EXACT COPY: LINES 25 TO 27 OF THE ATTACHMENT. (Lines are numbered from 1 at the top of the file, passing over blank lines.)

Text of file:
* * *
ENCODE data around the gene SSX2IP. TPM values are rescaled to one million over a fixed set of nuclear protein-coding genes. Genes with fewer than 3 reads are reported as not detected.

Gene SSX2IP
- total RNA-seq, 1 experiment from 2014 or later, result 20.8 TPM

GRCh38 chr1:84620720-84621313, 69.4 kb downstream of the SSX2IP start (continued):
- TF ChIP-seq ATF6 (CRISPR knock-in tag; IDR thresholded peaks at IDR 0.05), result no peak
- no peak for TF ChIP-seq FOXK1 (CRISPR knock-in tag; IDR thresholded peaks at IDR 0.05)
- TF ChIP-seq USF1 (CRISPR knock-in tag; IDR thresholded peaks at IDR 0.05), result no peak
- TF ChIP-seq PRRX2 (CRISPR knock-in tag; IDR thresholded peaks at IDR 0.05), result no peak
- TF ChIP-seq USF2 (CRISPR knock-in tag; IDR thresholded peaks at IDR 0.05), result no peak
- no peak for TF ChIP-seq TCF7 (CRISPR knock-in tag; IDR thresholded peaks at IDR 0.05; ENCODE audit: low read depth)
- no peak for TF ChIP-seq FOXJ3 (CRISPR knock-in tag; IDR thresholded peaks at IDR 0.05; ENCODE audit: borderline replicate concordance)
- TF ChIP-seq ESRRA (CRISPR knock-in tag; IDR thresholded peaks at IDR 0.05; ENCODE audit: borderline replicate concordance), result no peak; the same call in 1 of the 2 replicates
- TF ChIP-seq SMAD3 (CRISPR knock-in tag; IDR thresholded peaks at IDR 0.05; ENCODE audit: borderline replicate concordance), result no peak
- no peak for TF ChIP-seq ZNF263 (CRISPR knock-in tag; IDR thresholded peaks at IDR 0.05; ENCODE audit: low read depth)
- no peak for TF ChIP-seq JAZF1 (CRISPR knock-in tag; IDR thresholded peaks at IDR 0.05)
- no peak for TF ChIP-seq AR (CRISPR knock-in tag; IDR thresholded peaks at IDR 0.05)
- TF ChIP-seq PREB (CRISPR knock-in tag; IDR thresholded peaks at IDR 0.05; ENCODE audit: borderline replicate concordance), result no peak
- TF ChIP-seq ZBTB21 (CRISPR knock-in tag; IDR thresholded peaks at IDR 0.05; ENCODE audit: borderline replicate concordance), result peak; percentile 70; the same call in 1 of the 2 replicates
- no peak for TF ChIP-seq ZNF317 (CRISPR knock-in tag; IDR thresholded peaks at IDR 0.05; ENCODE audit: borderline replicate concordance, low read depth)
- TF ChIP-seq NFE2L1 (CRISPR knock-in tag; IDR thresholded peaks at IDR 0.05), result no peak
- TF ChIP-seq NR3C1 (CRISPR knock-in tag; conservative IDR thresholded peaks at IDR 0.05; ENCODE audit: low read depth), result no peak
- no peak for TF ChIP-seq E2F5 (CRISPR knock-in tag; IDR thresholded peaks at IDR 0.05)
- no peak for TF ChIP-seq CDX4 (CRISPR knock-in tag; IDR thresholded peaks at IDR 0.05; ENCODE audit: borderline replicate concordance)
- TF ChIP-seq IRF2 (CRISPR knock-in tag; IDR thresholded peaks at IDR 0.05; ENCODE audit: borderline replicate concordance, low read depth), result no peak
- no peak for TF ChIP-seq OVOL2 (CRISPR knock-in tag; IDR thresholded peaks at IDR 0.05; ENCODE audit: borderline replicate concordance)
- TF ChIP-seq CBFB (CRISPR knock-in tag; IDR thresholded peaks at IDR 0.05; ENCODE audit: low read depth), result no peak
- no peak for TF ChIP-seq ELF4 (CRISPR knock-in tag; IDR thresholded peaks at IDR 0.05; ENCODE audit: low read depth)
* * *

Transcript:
- no peak for TF ChIP-seq OVOL2 (CRISPR knock-in tag; IDR thresholded peaks at IDR 0.05; ENCODE audit: borderline replicate concordance)
- TF ChIP-seq CBFB (CRISPR knock-in tag; IDR thresholded peaks at IDR 0.05; ENCODE audit: low read depth), result no peak
- no peak for TF ChIP-seq ELF4 (CRISPR knock-in tag; IDR thresholded peaks at IDR 0.05; ENCODE audit: low read depth)